By choice and by social pressure, psychiatry, since World War II, has been impelled to lead in, and compelled to share in, a dispersal of responsibility for the treatment and prevention of mental illness among broad segments of the community. This movement, gathering momentum from day to day, harbors within it substantive changes in our philosophy of treatment. At the same time that it harnesses new resources for the battle against mental illness, it raises crucial questions about the roles that different agencies and disciplines will play, and how they shall be trained and utilized, all of which poses a challenge to psychiatric education, for it appears the training patterns of the past will not produce the ideal community psychiatrist. New molds must be designed. While on the one hand striking opportunities for psychiatrists to lead in a fresh and far more promising approach to handling the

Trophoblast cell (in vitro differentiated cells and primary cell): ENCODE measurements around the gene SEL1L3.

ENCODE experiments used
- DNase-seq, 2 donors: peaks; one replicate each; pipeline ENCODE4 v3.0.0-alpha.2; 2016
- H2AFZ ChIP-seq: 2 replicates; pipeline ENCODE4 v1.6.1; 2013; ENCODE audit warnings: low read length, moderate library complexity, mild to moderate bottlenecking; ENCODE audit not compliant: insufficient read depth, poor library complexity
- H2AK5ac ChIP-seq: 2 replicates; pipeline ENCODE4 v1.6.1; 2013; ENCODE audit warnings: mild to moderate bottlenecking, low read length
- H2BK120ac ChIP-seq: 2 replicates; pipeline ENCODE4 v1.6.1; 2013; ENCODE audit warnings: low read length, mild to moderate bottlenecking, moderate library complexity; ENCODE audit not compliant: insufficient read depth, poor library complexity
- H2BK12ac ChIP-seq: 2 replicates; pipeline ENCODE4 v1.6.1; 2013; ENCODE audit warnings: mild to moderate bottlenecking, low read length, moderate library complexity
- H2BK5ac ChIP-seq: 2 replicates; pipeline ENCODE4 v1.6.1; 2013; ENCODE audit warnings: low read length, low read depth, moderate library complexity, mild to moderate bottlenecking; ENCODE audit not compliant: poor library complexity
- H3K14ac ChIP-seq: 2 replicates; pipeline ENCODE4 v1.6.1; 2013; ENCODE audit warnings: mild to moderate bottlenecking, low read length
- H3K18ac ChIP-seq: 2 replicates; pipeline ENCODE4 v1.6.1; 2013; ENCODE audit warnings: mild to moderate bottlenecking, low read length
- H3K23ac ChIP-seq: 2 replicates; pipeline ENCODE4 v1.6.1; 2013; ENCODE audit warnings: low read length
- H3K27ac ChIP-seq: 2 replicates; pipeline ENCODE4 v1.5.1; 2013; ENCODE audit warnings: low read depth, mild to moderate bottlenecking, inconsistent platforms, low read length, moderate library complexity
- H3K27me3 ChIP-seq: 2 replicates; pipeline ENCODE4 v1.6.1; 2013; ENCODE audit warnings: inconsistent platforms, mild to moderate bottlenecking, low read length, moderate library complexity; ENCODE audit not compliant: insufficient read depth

ROSS M. Community Psychiatry as an Opportunity for Medical Leadership. Arch Gen Psychiatry. 1960;3(5):478–489. doi:10.1001/archpsyc.1960.01710050028003
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